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Judith Butler

Judith Butler is Maxine Elliot Professor in the Departments of Rhetoric and Comparative Literature at the University of California, Berkeley. She is the author of Frames of War, Precarious LifeThe Psychic Life of Power, Excitable Speech, Bodies that Matter, Gender Trouble, and with Slavoj Žižek and Ernesto Laclau, Contingency, Hegemony, Universality.

Blog

  • Protesting in France could land you in prison

    The right to demonstrate is non-negotiable. But in towns and cities across France, society is being reordered in a way that criminalises social and political struggles.

    In Madrid, the opponents of the new Internal Security Act organized a demonstration of holograms in the Spanish Parliament.

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  • Women against inequality: A Verso reading list for International Women's Day



    "What is 'Women's Day'? Is it really necessary?" Alexandra Kollontai asked readers of the Russian journal Pravda a centenary ago. "On Women's Day," she wrote, "the organised demonstrate against their lack of rights."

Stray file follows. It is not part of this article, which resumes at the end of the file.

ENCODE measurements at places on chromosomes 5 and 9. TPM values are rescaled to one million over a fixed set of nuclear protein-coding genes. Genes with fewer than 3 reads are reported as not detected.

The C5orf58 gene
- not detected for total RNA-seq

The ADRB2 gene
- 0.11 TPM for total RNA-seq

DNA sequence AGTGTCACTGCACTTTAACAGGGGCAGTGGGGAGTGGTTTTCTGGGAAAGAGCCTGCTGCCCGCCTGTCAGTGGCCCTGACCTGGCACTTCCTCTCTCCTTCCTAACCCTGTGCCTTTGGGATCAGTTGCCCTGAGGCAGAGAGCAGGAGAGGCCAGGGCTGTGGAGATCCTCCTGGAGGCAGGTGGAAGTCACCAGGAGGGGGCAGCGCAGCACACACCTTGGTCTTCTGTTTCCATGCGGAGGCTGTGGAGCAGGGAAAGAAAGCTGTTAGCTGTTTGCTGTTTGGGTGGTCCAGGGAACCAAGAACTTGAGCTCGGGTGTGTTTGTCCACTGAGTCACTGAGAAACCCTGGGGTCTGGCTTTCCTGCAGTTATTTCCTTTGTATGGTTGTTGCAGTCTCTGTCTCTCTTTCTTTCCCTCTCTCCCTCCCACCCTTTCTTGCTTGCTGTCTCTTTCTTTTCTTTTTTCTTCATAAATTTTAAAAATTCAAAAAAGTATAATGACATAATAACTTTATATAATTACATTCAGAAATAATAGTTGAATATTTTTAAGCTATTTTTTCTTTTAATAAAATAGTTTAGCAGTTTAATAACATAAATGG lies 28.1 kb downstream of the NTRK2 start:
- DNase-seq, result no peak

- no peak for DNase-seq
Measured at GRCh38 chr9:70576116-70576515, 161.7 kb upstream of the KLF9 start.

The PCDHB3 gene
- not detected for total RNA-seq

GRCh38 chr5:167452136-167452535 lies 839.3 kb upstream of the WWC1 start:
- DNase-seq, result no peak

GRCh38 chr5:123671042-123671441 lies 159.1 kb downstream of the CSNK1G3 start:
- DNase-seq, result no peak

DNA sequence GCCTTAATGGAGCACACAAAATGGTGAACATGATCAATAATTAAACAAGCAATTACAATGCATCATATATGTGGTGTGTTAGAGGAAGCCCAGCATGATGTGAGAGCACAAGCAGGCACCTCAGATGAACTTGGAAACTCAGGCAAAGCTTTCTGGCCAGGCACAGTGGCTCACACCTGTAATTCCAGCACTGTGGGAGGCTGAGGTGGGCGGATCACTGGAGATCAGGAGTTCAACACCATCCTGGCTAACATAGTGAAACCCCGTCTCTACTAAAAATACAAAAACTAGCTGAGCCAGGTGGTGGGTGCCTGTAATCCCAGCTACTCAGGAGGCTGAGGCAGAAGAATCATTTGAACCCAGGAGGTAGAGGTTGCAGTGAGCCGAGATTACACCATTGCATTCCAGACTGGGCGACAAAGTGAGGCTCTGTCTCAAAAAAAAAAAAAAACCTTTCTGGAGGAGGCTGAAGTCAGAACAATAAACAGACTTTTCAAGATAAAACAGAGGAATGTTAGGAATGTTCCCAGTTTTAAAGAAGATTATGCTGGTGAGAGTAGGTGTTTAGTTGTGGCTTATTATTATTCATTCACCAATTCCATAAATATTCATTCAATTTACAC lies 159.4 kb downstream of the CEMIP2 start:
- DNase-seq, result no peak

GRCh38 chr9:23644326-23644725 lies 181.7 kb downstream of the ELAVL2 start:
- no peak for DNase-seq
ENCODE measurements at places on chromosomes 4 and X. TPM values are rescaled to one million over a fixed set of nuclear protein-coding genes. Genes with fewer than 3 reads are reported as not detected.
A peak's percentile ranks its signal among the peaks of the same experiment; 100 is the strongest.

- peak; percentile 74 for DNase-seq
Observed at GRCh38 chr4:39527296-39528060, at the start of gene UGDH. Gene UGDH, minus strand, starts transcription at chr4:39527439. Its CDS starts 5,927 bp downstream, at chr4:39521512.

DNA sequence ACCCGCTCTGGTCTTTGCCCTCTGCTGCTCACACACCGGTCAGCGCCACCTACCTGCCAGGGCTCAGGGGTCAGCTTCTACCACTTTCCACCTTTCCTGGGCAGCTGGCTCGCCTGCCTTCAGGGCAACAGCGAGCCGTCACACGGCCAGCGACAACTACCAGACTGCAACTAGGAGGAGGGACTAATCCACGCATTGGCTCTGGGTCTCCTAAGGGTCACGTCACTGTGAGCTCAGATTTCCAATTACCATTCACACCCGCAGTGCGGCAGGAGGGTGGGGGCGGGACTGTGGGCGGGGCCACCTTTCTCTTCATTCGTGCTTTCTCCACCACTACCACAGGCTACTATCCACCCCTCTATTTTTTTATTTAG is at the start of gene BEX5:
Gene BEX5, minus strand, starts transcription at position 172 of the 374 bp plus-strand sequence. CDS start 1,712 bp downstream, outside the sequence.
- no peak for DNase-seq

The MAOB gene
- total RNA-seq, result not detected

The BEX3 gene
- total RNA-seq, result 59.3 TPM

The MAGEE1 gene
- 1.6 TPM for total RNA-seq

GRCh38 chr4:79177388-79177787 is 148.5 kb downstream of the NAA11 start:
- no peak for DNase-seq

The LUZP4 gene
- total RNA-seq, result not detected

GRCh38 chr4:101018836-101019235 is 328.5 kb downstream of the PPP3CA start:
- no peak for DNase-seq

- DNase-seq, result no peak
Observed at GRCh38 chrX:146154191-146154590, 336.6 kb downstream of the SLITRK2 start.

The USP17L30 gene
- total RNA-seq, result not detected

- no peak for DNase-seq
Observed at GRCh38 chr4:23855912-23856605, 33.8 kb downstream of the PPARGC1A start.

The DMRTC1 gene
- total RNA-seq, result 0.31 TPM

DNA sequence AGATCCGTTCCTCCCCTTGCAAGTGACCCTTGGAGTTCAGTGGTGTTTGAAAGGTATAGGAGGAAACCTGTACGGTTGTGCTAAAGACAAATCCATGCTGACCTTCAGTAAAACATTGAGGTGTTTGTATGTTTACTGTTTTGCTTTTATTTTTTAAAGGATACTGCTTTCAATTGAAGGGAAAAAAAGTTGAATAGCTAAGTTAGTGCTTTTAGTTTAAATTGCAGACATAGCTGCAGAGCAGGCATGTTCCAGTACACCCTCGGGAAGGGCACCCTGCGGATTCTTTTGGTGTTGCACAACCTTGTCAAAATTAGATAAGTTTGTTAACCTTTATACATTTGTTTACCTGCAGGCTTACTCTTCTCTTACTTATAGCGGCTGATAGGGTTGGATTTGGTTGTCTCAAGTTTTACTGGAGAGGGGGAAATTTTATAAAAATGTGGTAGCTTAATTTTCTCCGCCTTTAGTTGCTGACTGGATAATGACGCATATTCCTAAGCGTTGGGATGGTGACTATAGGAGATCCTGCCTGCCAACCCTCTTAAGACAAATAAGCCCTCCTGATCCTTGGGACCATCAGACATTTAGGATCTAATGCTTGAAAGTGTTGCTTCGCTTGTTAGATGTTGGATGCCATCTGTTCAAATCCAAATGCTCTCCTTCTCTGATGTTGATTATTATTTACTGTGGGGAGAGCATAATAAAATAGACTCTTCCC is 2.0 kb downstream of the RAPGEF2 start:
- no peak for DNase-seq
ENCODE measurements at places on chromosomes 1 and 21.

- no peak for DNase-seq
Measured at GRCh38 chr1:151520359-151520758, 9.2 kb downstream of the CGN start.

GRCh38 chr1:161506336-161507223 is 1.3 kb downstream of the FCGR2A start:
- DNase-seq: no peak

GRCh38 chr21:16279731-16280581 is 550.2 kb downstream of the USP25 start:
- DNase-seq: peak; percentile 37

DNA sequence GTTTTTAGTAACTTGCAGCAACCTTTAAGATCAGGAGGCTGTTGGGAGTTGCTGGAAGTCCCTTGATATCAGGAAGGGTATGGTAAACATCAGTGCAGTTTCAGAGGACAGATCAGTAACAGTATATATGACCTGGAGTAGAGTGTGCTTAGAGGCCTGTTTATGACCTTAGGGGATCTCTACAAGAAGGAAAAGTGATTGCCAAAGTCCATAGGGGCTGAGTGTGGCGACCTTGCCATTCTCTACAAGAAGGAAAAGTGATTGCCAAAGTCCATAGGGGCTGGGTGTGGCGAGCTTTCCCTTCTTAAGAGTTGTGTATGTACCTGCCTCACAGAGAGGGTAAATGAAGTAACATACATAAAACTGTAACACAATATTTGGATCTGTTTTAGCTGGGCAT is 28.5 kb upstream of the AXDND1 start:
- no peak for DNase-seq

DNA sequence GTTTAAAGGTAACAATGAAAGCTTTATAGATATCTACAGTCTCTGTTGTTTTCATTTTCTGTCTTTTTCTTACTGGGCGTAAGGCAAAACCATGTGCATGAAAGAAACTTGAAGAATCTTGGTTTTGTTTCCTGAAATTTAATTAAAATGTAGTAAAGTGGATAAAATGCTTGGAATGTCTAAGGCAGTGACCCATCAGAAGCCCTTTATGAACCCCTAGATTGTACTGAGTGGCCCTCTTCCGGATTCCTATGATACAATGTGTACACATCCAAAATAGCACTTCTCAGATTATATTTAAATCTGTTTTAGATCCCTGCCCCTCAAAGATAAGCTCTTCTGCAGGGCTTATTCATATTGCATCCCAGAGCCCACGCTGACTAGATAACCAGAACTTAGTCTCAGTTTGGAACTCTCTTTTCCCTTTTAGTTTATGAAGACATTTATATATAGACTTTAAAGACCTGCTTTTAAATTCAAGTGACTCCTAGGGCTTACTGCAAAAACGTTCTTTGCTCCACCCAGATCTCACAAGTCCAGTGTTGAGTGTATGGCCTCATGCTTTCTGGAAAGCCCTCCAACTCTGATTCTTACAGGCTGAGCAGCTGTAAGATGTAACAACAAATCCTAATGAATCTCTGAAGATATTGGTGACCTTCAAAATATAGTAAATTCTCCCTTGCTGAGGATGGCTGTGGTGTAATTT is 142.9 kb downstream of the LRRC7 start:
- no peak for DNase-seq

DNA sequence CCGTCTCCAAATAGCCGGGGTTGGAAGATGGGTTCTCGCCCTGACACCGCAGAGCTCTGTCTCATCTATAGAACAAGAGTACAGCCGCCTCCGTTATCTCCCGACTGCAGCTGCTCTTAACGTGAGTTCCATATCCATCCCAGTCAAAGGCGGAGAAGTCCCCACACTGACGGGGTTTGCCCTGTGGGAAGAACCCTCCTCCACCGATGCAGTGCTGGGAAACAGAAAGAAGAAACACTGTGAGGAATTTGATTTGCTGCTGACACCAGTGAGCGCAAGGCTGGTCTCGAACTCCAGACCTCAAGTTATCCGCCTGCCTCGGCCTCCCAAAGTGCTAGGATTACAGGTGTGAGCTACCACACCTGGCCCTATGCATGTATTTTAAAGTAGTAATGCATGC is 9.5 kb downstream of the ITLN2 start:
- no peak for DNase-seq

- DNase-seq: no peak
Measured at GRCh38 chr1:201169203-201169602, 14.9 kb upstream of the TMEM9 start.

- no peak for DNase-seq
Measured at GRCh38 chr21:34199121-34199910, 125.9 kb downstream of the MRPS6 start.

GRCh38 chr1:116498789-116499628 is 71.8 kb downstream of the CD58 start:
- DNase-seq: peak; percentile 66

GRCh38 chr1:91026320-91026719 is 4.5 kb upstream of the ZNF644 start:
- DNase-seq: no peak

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  • Judith Butler on Black Lives Matter

    The direct actions that took place across the US yesterday on Martin Luther King Day were accompanied by calls to reclaim Dr. King’s legacy, and highlight his commitment to radical action. They also served as a testament to the resilience and vision of the social movement galvanized in the wake of Mike Brown’s murder. From New York City to Oakland, Black Lives Matter has become a rallying cry for Black communities in the face of systematic racial discrimination and police brutality.

    In a recent interview with George Yancy for The New York Times, Judith Butler weighed in on the potency of the nascent movement and the power of public gatherings. 

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Books